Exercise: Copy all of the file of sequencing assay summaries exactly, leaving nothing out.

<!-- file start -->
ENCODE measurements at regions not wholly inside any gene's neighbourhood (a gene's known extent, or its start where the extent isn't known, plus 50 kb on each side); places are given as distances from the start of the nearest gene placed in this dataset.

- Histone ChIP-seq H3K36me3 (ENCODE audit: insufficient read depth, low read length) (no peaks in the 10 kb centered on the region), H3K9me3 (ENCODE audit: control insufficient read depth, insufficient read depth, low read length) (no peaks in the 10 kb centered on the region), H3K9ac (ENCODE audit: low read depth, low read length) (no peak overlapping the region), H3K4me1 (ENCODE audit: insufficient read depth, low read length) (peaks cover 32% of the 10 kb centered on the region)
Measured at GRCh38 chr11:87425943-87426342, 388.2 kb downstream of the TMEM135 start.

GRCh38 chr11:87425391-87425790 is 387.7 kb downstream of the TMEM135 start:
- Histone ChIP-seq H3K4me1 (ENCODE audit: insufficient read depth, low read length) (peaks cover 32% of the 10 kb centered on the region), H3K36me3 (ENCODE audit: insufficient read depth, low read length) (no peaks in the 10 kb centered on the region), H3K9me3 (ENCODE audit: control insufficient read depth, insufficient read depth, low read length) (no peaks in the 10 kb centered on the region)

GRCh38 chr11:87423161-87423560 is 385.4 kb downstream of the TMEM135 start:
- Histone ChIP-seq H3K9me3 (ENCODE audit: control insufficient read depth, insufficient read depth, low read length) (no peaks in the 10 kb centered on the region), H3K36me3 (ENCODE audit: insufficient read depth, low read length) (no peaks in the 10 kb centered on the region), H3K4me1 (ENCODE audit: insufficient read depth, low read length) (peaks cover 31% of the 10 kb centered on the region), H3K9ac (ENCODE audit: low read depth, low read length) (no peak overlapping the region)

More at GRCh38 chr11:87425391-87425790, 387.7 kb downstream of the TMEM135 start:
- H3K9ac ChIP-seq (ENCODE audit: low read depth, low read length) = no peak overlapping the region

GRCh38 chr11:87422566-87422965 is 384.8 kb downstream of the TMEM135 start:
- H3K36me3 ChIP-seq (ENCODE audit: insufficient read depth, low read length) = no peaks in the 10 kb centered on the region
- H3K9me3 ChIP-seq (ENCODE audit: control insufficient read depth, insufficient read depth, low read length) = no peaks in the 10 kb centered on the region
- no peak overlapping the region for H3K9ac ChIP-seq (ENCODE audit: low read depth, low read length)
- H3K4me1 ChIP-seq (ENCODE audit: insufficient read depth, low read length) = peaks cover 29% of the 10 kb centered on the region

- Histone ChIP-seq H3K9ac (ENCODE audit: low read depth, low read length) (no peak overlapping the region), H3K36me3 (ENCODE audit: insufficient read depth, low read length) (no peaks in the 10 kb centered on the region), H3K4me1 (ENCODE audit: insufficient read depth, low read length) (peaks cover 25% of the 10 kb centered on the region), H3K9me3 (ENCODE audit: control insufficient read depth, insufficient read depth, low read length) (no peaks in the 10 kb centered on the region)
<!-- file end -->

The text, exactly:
ENCODE measurements at regions not wholly inside any gene's neighbourhood (a gene's known extent, or its start where the extent isn't known, plus 50 kb on each side); places are given as distances from the start of the nearest gene placed in this dataset.

- Histone ChIP-seq H3K36me3 (ENCODE audit: insufficient read depth, low read length) (no peaks in the 10 kb centered on the region), H3K9me3 (ENCODE audit: control insufficient read depth, insufficient read depth, low read length) (no peaks in the 10 kb centered on the region), H3K9ac (ENCODE audit: low read depth, low read length) (no peak overlapping the region), H3K4me1 (ENCODE audit: insufficient read depth, low read length) (peaks cover 32% of the 10 kb centered on the region)
Measured at GRCh38 chr11:87425943-87426342, 388.2 kb downstream of the TMEM135 start.

GRCh38 chr11:87425391-87425790 is 387.7 kb downstream of the TMEM135 start:
- Histone ChIP-seq H3K4me1 (ENCODE audit: insufficient read depth, low read length) (peaks cover 32% of the 10 kb centered on the region), H3K36me3 (ENCODE audit: insufficient read depth, low read length) (no peaks in the 10 kb centered on the region), H3K9me3 (ENCODE audit: control insufficient read depth, insufficient read depth, low read length) (no peaks in the 10 kb centered on the region)

GRCh38 chr11:87423161-87423560 is 385.4 kb downstream of the TMEM135 start:
- Histone ChIP-seq H3K9me3 (ENCODE audit: control insufficient read depth, insufficient read depth, low read length) (no peaks in the 10 kb centered on the region), H3K36me3 (ENCODE audit: insufficient read depth, low read length) (no peaks in the 10 kb centered on the region), H3K4me1 (ENCODE audit: insufficient read depth, low read length) (peaks cover 31% of the 10 kb centered on the region), H3K9ac (ENCODE audit: low read depth, low read length) (no peak overlapping the region)

More at GRCh38 chr11:87425391-87425790, 387.7 kb downstream of the TMEM135 start:
- H3K9ac ChIP-seq (ENCODE audit: low read depth, low read length) = no peak overlapping the region

GRCh38 chr11:87422566-87422965 is 384.8 kb downstream of the TMEM135 start:
- H3K36me3 ChIP-seq (ENCODE audit: insufficient read depth, low read length) = no peaks in the 10 kb centered on the region
- H3K9me3 ChIP-seq (ENCODE audit: control insufficient read depth, insufficient read depth, low read length) = no peaks in the 10 kb centered on the region
- no peak overlapping the region for H3K9ac ChIP-seq (ENCODE audit: low read depth, low read length)
- H3K4me1 ChIP-seq (ENCODE audit: insufficient read depth, low read length) = peaks cover 29% of the 10 kb centered on the region

- Histone ChIP-seq H3K9ac (ENCODE audit: low read depth, low read length) (no peak overlapping the region), H3K36me3 (ENCODE audit: insufficient read depth, low read length) (no peaks in the 10 kb centered on the region), H3K4me1 (ENCODE audit: insufficient read depth, low read length) (peaks cover 25% of the 10 kb centered on the region), H3K9me3 (ENCODE audit: control insufficient read depth, insufficient read depth, low read length) (no peaks in the 10 kb centered on the region)